There’s rather more theatre in this musical theatre lark than I quite anticipated. Maybe it just feels like that because we are improvising, so there’s a lot being tried out that won’t get into the final product.
We reviewed our memory of what we were doing with Under Pressure and our scene on the train station, and Lee has taken on my suggestion that the two note refrain sounds like an announcement is about to be made, and there is now a twenty-minute delay announced before we start singing. We have established that it’s a cold day and the roof over the platform leaks, and that one of our number has a double buggy. Lee is going to find us a sound effect for oyster card reader, and some of us are going to have paper coffee cups. (Something for Jonathon to sweep up – he now has an actual big broom courtesy of whoever left it leaning against the wall.)
We have a new song: a mash-up of Money, Money, Money (Abba) and I Hope I Get It (A Chorus Line). Lee has given us nice simple arrangements, but even so I’m struggling with getting the pitch right… ’tis a curse not reading music confidently… it’ll come right in the end!
So now we have a new scene where we are all out of work actors at an audition. Once more in groups, we improvise that there is some negative history between two of the company. we have to say whether the scene comes before or after the song.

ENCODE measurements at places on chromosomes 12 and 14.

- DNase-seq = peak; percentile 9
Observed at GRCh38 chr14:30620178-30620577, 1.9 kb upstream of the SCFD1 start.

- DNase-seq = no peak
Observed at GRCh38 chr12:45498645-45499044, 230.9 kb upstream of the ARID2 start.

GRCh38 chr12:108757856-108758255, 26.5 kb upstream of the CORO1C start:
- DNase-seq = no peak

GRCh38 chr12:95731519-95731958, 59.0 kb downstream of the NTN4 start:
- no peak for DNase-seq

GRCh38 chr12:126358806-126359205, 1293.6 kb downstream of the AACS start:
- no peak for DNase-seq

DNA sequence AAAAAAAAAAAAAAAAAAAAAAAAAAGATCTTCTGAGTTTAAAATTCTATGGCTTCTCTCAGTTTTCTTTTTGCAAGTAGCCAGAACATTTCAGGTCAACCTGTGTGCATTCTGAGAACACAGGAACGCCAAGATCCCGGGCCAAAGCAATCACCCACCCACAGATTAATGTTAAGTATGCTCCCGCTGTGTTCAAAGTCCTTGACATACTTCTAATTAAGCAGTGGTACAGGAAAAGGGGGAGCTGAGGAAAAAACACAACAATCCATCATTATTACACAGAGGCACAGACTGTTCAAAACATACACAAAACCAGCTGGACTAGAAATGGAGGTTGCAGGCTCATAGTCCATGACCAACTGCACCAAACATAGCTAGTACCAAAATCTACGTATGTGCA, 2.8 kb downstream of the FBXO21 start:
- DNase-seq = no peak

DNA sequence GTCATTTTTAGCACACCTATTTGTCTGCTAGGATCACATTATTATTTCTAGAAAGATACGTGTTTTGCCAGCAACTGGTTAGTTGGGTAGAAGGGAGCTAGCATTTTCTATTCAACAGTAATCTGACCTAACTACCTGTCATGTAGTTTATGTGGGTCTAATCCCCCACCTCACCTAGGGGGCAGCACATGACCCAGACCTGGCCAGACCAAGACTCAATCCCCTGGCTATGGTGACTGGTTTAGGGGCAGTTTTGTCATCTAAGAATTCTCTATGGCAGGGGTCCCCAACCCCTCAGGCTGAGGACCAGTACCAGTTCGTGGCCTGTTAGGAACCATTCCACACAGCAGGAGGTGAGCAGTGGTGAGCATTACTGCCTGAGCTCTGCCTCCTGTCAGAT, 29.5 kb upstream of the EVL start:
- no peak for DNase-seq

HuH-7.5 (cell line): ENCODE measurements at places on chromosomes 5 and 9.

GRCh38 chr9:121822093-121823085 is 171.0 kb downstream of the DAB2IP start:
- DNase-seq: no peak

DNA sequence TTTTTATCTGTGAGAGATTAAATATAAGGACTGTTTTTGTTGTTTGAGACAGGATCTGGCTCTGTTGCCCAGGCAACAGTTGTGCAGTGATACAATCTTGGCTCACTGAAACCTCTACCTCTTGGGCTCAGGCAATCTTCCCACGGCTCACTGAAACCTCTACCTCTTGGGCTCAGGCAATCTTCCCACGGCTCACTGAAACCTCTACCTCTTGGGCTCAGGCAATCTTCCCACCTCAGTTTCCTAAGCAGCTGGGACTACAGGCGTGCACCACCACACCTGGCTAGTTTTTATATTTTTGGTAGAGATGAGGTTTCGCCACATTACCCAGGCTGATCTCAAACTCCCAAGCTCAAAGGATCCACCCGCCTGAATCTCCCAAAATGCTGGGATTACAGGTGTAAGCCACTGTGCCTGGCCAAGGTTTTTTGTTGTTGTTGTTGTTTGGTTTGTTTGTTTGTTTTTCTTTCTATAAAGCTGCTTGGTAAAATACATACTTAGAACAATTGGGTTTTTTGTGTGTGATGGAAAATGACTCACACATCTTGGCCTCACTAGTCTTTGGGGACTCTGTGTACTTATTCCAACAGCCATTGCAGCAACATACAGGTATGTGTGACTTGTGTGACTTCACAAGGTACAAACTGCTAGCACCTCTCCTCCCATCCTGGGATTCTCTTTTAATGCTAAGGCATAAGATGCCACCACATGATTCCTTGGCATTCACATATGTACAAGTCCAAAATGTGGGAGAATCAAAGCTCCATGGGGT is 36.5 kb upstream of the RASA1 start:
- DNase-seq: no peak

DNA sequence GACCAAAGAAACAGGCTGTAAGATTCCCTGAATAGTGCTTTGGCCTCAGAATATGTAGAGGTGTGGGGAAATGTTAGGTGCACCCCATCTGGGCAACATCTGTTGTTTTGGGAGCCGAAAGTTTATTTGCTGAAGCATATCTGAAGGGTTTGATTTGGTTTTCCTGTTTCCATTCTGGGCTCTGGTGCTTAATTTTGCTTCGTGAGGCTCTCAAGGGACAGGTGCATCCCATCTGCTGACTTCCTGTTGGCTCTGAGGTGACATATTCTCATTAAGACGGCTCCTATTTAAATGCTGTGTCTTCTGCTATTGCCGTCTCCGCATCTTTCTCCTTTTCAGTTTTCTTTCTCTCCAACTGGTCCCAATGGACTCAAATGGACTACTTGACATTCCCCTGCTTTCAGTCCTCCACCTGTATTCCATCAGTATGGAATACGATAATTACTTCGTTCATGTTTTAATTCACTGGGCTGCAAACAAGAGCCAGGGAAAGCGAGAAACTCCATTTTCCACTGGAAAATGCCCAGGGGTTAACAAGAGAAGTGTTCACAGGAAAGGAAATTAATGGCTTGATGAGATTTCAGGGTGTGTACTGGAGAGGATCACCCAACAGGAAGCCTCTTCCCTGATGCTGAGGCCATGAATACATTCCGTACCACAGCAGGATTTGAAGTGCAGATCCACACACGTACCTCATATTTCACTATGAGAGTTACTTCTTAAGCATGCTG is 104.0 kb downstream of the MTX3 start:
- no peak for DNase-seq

What we get is:
Two rather histrionic male/female bust ups, one referring to ‘it was in the papers, you know it was, you know what he did to me!’ which sounded deliciously scandalous, the other more of a messy divorce scenario, which included some very witty actorly stretches.
My group did a take on All About Eve, with me in Joan Crawford mode snarling at the bright young thing who got MY part last time, and shouldn’t she be on the way to Hollywood by now darling, instead of slumming it with us? The rest of them ganged up on me magnificently and we had a lot of fun, but a tad OTT. Ought to segue into Anything You Can Do, but we’d decided it was before the song so that’s not going to happen!
And two rather good, quiet takes – one making use of the words of the song, to be interior dialogue, and just an appalled look and a turning away as the pair in conflict clap eyes on each other; and the other when one of the producers recognises one of the actors as he is asked for his name, and they both say it together, then she turns away in horror. I liked this one particularly.
Its getting interesting, we’ve been asked to come up with more scenarios for big ensemble pieces…
© Cherry Potts 2012